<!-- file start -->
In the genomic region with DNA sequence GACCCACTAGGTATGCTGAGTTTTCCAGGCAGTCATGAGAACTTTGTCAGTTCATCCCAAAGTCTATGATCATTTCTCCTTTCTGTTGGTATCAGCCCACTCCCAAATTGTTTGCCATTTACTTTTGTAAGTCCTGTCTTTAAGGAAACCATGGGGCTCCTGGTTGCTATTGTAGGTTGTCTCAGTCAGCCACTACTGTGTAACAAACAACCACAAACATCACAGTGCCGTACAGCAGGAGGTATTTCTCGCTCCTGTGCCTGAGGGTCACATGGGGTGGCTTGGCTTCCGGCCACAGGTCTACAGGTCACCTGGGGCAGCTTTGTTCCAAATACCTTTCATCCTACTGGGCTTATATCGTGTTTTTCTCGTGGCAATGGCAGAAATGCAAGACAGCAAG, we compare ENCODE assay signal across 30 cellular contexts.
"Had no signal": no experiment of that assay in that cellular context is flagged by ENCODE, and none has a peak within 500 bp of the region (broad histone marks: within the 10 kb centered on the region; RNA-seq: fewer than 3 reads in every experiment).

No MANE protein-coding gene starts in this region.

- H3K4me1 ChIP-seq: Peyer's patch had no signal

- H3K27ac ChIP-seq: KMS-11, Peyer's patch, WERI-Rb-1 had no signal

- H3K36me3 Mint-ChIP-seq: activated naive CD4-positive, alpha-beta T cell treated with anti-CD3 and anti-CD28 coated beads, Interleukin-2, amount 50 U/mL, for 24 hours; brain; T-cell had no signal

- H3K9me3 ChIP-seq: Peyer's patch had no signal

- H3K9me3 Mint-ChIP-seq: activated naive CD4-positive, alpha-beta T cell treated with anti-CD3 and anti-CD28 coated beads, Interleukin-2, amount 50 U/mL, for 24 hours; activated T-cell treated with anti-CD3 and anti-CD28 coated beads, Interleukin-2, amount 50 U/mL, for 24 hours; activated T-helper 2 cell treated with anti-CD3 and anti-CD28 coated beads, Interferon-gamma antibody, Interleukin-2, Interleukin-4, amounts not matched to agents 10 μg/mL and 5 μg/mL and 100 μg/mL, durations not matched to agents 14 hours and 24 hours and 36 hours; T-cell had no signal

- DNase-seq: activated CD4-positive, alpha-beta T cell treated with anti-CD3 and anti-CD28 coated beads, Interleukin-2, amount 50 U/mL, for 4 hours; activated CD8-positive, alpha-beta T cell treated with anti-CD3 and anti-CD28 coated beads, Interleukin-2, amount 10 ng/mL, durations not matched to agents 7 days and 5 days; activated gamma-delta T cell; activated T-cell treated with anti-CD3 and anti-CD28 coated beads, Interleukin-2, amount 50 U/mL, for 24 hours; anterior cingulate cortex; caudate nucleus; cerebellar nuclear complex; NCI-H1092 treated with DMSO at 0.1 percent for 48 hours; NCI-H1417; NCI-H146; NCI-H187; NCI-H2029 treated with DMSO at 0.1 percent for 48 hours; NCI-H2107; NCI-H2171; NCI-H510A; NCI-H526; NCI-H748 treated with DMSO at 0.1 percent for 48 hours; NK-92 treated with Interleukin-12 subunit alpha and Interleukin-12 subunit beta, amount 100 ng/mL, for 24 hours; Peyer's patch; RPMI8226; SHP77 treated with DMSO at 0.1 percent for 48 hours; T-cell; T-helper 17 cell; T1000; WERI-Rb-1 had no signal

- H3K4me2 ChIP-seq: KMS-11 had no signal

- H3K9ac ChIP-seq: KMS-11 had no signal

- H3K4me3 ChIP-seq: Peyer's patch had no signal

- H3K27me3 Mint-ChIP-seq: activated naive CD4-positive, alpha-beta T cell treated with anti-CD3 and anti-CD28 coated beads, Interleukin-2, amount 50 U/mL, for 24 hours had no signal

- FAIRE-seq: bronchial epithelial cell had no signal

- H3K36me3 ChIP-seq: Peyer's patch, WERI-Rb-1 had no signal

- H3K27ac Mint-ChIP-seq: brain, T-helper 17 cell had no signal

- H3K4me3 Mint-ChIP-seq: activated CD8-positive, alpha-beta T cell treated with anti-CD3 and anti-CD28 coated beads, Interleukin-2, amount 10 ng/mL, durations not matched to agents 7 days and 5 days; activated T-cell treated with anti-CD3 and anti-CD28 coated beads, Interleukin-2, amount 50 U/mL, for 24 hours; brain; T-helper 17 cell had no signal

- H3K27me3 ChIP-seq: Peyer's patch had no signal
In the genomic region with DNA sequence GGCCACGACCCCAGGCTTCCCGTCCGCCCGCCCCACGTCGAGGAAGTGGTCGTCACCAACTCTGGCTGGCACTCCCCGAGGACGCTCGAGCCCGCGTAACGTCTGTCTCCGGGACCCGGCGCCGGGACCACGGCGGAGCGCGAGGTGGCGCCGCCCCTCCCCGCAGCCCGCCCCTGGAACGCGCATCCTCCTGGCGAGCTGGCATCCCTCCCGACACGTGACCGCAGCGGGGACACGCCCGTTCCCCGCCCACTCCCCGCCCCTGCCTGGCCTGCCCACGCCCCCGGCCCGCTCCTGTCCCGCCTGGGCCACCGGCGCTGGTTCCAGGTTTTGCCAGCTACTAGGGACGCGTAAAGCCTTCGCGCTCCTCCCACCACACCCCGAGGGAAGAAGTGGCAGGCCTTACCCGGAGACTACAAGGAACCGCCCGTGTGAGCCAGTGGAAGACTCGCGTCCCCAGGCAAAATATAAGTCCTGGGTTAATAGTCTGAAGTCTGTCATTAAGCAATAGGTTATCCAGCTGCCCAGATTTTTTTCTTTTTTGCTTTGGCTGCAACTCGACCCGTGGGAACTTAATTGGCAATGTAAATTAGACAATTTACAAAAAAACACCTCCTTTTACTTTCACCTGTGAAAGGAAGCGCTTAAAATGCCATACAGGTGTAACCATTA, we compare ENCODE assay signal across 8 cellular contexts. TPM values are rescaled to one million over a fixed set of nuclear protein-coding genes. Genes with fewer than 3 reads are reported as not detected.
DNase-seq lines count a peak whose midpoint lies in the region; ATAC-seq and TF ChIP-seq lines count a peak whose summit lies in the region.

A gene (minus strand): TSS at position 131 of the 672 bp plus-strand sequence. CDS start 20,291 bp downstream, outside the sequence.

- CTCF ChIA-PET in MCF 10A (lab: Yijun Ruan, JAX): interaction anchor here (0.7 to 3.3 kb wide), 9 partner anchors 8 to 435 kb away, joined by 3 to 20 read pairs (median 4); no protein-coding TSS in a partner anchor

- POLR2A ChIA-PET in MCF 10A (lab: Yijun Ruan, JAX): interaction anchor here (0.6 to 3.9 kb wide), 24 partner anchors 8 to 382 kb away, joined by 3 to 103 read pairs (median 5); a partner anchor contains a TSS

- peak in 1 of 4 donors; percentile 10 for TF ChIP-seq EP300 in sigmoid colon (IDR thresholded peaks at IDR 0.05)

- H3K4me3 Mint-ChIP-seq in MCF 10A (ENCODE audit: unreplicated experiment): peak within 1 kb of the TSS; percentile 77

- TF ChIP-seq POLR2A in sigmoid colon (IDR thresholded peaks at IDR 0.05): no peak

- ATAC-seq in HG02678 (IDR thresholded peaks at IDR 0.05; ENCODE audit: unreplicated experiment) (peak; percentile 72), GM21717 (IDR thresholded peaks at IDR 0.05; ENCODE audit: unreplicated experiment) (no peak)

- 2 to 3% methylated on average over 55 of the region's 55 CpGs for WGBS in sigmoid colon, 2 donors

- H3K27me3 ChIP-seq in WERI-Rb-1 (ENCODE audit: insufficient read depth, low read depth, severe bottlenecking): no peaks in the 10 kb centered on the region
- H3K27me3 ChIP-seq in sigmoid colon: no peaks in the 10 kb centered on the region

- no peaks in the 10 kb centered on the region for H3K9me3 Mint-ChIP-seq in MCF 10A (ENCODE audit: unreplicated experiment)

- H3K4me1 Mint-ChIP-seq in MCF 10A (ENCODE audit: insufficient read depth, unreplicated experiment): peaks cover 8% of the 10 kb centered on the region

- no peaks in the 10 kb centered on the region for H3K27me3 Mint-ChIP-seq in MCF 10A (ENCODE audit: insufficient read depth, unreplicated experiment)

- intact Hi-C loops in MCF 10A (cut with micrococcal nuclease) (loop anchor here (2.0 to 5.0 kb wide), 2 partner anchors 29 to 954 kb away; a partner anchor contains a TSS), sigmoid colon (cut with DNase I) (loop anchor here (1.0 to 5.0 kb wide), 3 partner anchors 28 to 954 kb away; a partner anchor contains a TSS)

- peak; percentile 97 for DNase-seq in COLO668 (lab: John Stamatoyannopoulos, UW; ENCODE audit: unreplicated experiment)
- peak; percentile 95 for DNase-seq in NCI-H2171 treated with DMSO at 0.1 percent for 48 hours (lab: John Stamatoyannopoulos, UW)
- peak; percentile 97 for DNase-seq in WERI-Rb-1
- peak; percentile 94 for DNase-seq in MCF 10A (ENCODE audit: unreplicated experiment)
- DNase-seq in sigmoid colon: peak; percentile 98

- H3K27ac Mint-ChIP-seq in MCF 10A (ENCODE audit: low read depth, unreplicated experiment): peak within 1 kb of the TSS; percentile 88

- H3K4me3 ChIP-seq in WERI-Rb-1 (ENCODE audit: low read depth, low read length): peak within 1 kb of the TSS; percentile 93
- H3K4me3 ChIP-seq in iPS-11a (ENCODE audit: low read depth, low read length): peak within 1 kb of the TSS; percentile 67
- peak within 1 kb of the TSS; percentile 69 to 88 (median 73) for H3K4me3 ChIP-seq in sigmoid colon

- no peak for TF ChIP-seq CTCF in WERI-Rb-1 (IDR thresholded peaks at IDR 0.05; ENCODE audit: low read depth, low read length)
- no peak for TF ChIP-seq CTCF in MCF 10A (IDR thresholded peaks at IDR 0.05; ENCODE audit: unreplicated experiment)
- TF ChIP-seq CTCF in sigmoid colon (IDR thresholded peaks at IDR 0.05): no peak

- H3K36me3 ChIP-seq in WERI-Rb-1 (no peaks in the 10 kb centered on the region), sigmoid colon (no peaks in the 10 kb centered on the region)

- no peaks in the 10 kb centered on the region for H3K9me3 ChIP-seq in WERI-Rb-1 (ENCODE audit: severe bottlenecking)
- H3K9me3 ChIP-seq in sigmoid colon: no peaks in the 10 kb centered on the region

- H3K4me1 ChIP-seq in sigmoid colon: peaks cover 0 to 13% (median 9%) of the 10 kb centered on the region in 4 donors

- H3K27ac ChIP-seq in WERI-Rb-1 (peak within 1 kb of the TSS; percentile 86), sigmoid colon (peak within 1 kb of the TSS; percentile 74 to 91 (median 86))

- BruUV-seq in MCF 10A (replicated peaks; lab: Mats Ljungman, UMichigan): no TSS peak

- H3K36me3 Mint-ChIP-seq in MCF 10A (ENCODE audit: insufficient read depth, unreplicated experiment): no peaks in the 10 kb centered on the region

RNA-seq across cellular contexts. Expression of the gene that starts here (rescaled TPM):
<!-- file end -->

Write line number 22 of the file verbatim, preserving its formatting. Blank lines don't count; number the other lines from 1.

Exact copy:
- CTCF ChIA-PET in MCF 10A (lab: Yijun Ruan, JAX): interaction anchor here (0.7 to 3.3 kb wide), 9 partner anchors 8 to 435 kb away, joined by 3 to 20 read pairs (median 4); no protein-coding TSS in a partner anchor